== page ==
Past Reviews

Regional Reviews: San Francisco/North Bay


Scott and Zelda, the Beautiful Fools
Ross Valley Players
Review by Mitchell Field | Season Schedule

Also see Patrick's reviews of The Gentleman Caller and The Jungle


Emily Dwyer and Frankie Stornaiuolo
Photo by John Navas
If drunkenness, wry charm, infidelity, bitter recriminations, witty ripostes, and humiliation float your boat, then the Ross Alternative Works (RAW) production of Sausalito playwright Lance S. Belville's Scott and Zelda, the Beautiful Fools is just up your alley—and it's very entertaining.

Directed by Belville's partner Lynn Lohr, the play re-examines the Fitzgeralds, two darlings of the Jazz Age, twenty years after Scott ((brightly depicted by RVP newcomer Frankie Stornaiuolo)) and the beautiful Zelda (Emily Dwyer) met and a couple of years before his sudden, early death. Despite correctly calling himself "the highest-paid short-story writer in America," Fitzgerald is constantly broke, creatively blocked, and desperately jealous of Hemingway's (Izaak Heath) success. The marriage was plagued by their alcoholism, infidelity, and bitter arguing and Belville's Scott continually flings daggers, like "You were young when everything was beautiful," at his increasingly schizophrenic wife.

A peppy yet hurtful opening scene takes place in the Hollywood apartment of Fitzgerald's lover Sheilah Graham (Marissa Ellison), the British-born gossip columnist who later penned "Beloved Infidel," her best-selling novel about their relationship. Frustrated and drunk, Fitzgerald embarrasses Graham in front of the maid by calling her "a London guttersnipe and a Jew."

The action then switches from New York to The Hamptons, Paris, and the Riviera and in flashbacks to Alabama where the Fitzgerald's first met.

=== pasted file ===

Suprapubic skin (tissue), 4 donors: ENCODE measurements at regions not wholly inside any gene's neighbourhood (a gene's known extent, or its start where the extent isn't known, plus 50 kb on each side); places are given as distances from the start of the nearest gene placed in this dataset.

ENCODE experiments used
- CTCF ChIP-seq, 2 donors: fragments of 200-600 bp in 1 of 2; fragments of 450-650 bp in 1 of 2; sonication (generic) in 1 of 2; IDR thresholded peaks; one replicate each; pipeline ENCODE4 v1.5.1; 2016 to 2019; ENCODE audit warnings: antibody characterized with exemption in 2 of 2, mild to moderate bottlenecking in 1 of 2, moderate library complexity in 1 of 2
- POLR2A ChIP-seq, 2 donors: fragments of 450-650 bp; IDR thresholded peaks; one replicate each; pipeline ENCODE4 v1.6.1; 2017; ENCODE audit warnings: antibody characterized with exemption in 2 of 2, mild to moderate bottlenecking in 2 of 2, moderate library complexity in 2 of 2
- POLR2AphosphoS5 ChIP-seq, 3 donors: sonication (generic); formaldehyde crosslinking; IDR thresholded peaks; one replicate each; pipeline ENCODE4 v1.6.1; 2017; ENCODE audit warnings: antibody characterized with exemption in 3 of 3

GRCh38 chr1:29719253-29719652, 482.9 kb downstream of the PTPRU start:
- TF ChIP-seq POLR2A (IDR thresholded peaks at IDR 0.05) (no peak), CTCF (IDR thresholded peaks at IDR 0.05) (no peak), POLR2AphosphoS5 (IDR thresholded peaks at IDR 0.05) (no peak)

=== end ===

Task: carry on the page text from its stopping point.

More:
For the most part, the action is played on an empty, black stage, with only a couch and a few acrylic chairs as props (in one scene the chairs are oddly effective as a Christmas tree), While the bulk of the show focuses on Fitzgerald, often musing directly to the audience, we're also introduced to their child Scottie (Charlotte Curtis), his literary agent Harold Ober (Peter Warden), and his long-suffering editor Max Perkins (Ron Talbot), while Jannely Calmell covers numerous other roles.

This production is a work in progress and Ross Valley Players must be commended for their innovative RAW productions, which showcase new works. Their shows in this series have grown in the past decade from short vignettes performed in front of the curtain, to this fully produced West Coast premiere.

Scott and Zelda, the Beautiful Fools, through April 28, 2019, at Ross Valley Players, Barn Theatre, 30 Sir Francis Drake Blvd., Ross CA. Performances are Fridays, Saturdays, and Sundays. Tickets are $20 general admission. For tickets and information, call 415-456-9555 Ext. 1 or visit www.rossvalleyplayers.com.


Privacy Policy